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I started c++ programming recently alongside with assembly language.I would like to clarify a few things. From what I read,the instruction pointer gets the address where it should execute next from the retn instruction. Wont it be the same as doing a jmp because jmp also sets the instruction pointer.

If I am right , what's the difference between retn and jmp? If I'm wrong , can someone explain with c pseudo code?

What is the assembly equivalent for an infinite loop ?

I read that EAX,EBX,ECX,EDX are interchangeable but do they have any difference? If so,in which scenario should I specifically use EAX/EBX/ECX/EDX.


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You seem to be talking about subroutine calls, so here's the lowdown on that.

When you call a subroutine, it looks something like this (the addresses will be different but I didn't want to confuse you with variable-length instructions):

1234  call 8888
1235  <next instruction>

What happens is that the call first places the next instruction pointer 1235 onto the stack (a last-in-first-out data structure), then sets the instruction pointer to whatever you're calling, 8888 in this case.

Later on, a return is done at 8889:

8888  mov eax, 0
8889  ret

What the return does is simply pop the first value off the stack (ie, 1235, which was pushed by the call) and loads it into the instruction pointer. So it's not the return telling you where to go, it's the information that was pushed on the stack by the call.

If you had a jmp instruction at the end of your subroutine, it would only be able to return to one point in the code (discounting all the wonderful things you could do with other addressing modes for now):

8889  jmp 1235

By using return, you return to wherever you came from, no matter where that was.

The assembler for an infinite loop can be as simple as:

    jmp loopy

As for the registers, eax, ebx, ecx and edx are considered the general purpose registers. This distinguishes them from the more special purpose registers like the stack pointer, base pointer, source and destination indexes and so on, which have specialised instructions depending on their use.

ax may have had some extra powers in very early iterations of the x86 architecture but I'm not sure that's still the case. If you're coding up your own stuff, you should be able to mostly use them interchangeably. If you're following an API or ABI, you'll need to follow the rules that it imposes (such as the Linux system call interface where eax holds the system call number).

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Thanks for your prompt response, i understand now . – Imaginarys Aug 2 '13 at 6:19

The difference of ret and jmp in terms of a C/C++ function is similar to this:

int foo()
   int x = 3+4;

   if(x < 10)
      goto Quit;    <- similar to jmp

   x += 10;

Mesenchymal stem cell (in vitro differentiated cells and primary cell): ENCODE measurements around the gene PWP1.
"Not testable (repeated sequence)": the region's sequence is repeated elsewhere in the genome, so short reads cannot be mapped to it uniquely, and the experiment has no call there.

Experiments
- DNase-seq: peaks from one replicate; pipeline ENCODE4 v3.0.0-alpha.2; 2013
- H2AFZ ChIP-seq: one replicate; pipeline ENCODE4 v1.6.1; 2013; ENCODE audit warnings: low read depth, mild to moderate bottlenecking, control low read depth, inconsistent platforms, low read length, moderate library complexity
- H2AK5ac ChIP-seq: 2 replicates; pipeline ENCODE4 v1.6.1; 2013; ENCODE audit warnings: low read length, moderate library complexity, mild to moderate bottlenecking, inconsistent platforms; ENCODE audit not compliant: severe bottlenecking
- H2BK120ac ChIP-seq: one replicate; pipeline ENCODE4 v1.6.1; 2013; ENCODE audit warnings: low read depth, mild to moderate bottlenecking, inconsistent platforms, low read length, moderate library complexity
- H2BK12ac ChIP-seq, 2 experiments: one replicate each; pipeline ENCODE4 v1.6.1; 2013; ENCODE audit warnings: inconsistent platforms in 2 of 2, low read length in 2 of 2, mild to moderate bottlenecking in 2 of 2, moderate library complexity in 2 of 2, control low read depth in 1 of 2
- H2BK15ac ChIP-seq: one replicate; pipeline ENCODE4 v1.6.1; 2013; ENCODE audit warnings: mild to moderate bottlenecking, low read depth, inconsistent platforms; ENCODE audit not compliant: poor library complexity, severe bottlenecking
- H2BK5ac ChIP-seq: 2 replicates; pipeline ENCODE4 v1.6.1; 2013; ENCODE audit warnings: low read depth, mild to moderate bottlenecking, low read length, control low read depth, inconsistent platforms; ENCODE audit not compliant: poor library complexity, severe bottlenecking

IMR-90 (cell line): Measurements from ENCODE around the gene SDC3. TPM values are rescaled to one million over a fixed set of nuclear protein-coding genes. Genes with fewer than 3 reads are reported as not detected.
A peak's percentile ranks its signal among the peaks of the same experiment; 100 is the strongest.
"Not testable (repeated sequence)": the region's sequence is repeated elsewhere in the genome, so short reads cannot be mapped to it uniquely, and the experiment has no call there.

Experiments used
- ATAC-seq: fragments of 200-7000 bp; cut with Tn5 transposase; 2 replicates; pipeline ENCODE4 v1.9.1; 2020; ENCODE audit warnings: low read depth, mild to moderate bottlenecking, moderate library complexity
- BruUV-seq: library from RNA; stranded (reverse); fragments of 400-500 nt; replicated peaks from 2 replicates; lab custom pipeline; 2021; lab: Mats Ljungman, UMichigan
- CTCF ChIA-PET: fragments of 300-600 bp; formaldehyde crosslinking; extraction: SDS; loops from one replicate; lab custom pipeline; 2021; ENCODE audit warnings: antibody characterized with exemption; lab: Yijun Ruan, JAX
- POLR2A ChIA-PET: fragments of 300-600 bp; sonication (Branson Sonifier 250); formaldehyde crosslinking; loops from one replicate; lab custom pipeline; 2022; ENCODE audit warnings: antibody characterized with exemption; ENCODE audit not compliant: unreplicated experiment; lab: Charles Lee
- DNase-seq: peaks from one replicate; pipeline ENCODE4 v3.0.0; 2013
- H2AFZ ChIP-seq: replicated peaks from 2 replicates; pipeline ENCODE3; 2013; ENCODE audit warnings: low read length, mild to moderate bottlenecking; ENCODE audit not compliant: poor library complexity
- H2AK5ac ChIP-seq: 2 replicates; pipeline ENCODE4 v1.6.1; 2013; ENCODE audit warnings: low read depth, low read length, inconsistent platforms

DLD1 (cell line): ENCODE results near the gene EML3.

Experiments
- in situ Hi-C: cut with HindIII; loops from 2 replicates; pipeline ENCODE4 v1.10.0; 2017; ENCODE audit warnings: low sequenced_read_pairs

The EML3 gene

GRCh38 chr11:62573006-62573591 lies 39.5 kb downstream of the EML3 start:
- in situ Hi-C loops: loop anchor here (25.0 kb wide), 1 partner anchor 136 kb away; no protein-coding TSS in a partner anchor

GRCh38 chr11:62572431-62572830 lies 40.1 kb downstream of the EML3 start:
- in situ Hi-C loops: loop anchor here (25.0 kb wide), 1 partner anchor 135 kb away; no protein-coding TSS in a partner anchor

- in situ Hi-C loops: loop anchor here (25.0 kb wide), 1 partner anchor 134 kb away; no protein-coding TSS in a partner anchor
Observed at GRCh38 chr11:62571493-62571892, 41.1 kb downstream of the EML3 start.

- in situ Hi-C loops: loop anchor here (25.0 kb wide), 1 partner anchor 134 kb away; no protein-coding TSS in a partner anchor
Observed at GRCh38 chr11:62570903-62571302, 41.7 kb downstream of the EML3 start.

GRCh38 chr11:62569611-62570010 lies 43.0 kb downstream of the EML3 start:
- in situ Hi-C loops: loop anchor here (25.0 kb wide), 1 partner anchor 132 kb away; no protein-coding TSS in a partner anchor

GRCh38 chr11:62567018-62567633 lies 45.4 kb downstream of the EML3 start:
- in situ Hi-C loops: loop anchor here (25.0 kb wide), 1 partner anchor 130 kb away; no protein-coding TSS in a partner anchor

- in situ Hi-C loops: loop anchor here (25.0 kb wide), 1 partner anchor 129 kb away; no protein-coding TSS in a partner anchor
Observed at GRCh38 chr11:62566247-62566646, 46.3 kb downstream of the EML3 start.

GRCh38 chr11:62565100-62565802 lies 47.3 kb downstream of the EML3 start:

return x;     <- similar to ret


When you do return in C it's a bit more complicated what really happens on the machine level, because additional code is often executed, for example put the return value in eax and cleaning up the stack.ö In C++ local objects will get desctructed as well, but the ultiate and of the function will be a ret instruction.

What is the assembly equivalent for an infinite loop ?


is like

000000 jmp 000000

or more advanced

00000  inc ecx
00001  jmp 00000

General purpose registers. In some cases you can intermix the registers and use them however you want. For some instructions, they expect to be using specific registers. You must look up the instruction manual to see where this is the case.

One example is the movsw, which requires you to use (E)SI and (E)DI, so in this case you are not free to choose. If you use rep movsw additional (E)CX is also used. Typically the assembler knows which registers are valid for an inxtruction and will give you an error message, but of course, you should look up the manual to be sure, because you might get unexpected results if the assembler can not throw an error.

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eax and edx are implicit operands in division and int the wide-result versions of multiplication. There are also special sign-extending instructions that operate on only parts of rax (opcode 98) or that sign-extend eax into edx:eax (opcode 99). Decimal math instructions all work on parts of eax.

ecx (well cl really but close enough) is the only register that you could shift by before Haswell (which introduces sarx, shlx and shrx all of which can shift by any GPR). ecx is also used as the counter by rep-prefixes. pcmp*stri puts the length in ecx.

Many special-purpose instructions have no explicit operands but instead assign special meaning to certain GPR's, for example cpuid, rdpmc, rdtsc, wrmsr, xgetbv, xsave. Usually edx:eax, often ecx as well, and very rarely ebx. You probably won't have to deal with these a lot.

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